‘Incredible’ video shows white sharks eating dead whale off N.S. coast

Click to play video: 'White sharks spotted eating whale carcass'
White sharks spotted eating whale carcass
Nova Scotians living on the province's south shore captured nature at work this weekend – as multiple white sharks were caught feasting on a humpback whale carcass. As Megan King reports, the video is a prime example of the circle of life in action – Jul 8, 2024

A few boaters enjoying an afternoon outing off the coast of Port Mouton, N.S., were in awe this weekend when an alarming sight appeared a short distance away — as four white sharks were caught feasting on a dead humpback whale in the nearby water.

Bill Vienneau, a fisherman who lives in the area, said he went out on his boat in search of the whale on Friday afternoon after hearing that a large animal was floating nearby.

Although it didn’t take him long to spot the whale, he wasn’t the first to take notice.

“As soon as I came up on it and turned the boat around, there was one (shark) that latched on it right away,” he said during an interview with Global News on Monday.

“I’m as shark-crazy as anybody else, I guess. You don’t get to see them very often, so when there’s an opportunity, you go watch them.”

Story continues below advertisement

Shortly after, a video of the sharks was uploaded to Facebook — as people received access to the spectacle that occurred just metres outside of Vienneau’s boat, attracting widespread attention online.

Vienneau said out of the four white sharks devouring the deceased whale, he estimated the largest to be measured at about 14 feet — nearly equivalent to the size of his vessel.

“When it comes up right next to your boat, it’s pretty impressive. They’re a wild looking animal,” he continued, acknowledging that witnessing such an occurrence might’ve been a once-in-a-lifetime experience for him.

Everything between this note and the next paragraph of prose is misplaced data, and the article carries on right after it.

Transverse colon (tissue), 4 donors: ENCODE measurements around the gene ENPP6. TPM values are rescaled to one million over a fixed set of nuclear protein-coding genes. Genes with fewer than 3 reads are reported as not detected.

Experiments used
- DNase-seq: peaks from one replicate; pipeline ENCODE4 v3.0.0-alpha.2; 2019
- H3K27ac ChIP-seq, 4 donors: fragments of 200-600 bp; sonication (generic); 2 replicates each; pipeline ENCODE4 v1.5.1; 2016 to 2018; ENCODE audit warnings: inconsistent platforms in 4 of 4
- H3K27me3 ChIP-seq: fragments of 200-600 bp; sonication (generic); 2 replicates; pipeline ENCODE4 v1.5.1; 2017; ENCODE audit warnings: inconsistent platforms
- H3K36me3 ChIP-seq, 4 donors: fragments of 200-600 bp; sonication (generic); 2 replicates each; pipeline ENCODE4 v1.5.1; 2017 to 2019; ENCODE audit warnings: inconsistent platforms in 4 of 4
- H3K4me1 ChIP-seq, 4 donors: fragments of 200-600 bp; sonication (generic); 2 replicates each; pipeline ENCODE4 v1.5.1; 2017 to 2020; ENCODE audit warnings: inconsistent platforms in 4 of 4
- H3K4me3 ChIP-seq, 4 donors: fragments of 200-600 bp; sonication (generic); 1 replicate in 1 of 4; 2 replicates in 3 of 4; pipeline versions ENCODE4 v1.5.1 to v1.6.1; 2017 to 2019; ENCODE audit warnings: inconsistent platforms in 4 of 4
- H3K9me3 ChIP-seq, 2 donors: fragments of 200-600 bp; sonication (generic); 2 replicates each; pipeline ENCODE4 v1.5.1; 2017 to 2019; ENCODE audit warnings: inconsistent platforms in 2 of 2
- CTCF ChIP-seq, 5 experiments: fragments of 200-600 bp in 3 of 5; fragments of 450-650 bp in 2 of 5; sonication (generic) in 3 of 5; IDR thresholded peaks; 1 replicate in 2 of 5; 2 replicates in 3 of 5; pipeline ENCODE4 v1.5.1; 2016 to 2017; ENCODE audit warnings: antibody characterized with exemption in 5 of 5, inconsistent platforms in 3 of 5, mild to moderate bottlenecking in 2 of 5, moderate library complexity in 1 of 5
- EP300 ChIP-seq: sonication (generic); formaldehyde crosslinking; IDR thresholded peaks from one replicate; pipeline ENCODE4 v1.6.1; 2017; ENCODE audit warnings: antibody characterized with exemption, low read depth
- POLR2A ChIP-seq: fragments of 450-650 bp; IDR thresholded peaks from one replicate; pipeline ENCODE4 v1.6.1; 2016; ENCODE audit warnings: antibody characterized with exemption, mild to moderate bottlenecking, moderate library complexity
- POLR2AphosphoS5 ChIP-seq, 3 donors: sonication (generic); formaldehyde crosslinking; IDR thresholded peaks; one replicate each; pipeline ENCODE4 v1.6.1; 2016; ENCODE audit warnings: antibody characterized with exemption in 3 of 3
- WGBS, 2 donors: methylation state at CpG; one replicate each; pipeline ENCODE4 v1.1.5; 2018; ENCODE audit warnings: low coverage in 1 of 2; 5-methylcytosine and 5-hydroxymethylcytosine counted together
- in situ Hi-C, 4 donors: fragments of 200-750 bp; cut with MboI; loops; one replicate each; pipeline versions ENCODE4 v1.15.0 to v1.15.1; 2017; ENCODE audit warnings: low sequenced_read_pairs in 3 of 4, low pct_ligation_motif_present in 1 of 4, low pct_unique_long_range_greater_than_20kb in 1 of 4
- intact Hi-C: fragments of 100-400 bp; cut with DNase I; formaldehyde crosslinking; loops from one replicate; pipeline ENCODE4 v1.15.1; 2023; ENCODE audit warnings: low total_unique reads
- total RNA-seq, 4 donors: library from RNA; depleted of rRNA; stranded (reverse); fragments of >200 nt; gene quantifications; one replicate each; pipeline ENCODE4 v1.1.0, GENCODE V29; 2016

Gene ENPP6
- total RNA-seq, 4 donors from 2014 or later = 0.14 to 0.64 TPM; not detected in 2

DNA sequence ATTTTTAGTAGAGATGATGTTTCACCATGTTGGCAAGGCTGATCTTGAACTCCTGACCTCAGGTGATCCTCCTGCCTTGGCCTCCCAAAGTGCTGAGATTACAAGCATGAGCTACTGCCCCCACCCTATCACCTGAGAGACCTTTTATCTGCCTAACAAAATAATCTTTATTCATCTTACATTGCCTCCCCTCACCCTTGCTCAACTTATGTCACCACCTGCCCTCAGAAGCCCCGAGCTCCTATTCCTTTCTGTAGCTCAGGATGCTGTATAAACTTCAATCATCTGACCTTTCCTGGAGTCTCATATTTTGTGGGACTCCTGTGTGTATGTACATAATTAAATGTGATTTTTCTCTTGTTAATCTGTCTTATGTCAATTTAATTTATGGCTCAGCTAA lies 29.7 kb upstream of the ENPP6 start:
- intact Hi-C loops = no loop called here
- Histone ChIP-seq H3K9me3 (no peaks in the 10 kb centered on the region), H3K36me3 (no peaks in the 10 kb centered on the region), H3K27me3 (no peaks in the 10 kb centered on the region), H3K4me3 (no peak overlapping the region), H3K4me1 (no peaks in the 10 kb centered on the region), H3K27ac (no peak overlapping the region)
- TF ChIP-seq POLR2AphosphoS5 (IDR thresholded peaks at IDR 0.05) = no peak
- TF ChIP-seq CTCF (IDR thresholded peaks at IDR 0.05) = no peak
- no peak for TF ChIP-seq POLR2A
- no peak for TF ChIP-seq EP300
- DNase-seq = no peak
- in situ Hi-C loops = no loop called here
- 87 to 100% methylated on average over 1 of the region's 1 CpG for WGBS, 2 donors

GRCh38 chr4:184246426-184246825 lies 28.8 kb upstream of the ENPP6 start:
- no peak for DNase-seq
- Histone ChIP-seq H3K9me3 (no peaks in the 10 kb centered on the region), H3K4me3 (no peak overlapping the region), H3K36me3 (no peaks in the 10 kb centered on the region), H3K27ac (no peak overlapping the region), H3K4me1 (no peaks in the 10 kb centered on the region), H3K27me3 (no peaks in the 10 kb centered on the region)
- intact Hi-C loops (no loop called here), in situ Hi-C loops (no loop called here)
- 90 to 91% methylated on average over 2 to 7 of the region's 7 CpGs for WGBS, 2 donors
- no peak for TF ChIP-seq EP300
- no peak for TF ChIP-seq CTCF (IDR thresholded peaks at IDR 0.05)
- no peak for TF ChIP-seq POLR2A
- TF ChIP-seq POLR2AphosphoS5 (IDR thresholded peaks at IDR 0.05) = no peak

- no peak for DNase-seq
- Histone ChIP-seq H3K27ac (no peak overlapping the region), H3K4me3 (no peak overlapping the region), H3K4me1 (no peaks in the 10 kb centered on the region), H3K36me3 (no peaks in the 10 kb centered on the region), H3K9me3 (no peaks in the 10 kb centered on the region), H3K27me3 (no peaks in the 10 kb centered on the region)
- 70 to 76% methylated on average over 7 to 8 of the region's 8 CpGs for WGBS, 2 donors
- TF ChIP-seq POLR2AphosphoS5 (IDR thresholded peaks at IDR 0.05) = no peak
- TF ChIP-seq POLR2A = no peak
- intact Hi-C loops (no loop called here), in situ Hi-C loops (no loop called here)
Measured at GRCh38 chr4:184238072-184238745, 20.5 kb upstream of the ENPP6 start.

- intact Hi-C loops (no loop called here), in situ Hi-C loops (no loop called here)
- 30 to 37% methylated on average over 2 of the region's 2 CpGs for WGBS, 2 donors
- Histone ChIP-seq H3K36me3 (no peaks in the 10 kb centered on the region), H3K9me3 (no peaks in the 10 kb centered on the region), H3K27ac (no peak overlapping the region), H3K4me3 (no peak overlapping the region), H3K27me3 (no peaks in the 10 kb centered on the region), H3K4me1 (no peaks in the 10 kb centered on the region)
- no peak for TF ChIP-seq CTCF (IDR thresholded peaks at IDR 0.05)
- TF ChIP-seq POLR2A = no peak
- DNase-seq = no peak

“It’s not very often that a whale lands in your backyard and is just there floating around. And mother nature is doing its thing, cycle of life. So, it’s not going to waste. The sharks are taking care of what’s there.”

Get the day's top news, political, economic, and current affairs headlines, delivered to your inbox once a day.

Get daily National news

Get the day's top news, political, economic, and current affairs headlines, delivered to your inbox once a day.
By providing your email address, you have read and agree to Global News' Terms and Conditions and Privacy Policy.

Shark sightings occurring across the province

Tonya Wimmer, an executive director at the Marine Animal Response Society (MARS), said her organization initially received a report on July 2 about the dead whale floating through the area.

“It wasn’t too close to shore (at the time). We don’t have boats and the resources to go out, collect the carcass, and do more when they’re out floating at sea like that,” she said.

As for the sharks, Wimmer described the footage as “incredible.”

Story continues below advertisement

Although it might be off-putting to some, she said the deceased whale is offering valuable nutrients to its underwater neighbours.

“When a whale passes and is in the ocean, as mother nature intends, they actually become really important food sources for other animals,” she said.

“That’s what we’re seeing with these white sharks. They are a species that are known to eat on a wide range of prey, and it’s been well-documented that they will feed on a fresh whale carcass.”

She said during past discoveries of dead whales in the area, whether it’s along the Bay of Fundy or into the Gulf of Saint Lawrence, it hasn’t been uncommon to locate bite wounds on the carcass.

“It does happen quite often in some places if, of course, there are sharks in those area,” she said.

Wimmer said white sharks are the largest shark species in Nova Scotia waters and frequently feed on fish, whales, and seals.

“White sharks in Canada are an endangered species. They’re actually in quite low numbers compared to what they used to be,” she said, adding that researchers are increasingly conducting studies regarding the viability of white sharks in Maritime waters.

Wimmer said shark reports have been “sporadic” in the last few years and aren’t overwhelmingly limited to one location.

Story continues below advertisement

“What we’ve been seeing in recent years is that there’s been more and more of these animals appearing,” she said, adding that sightings have occurred in the Bay of Fundy, southwestern Nova Scotia, outside of Halifax, and Cape Breton.

“It’s all sort of indications that the numbers (of sharks) might be ticking up and the animals might be making more use of the habitat around here.”

In circumstances similar to what Vienneau witnessed on Friday, Wimmer said the best course of action when observing a wild animal feeding is quite straightforward — “you leave them to it.”

“It’s really just something to observe from a distance,” she said.

With files from Megan King and Jake Webb

Sponsored content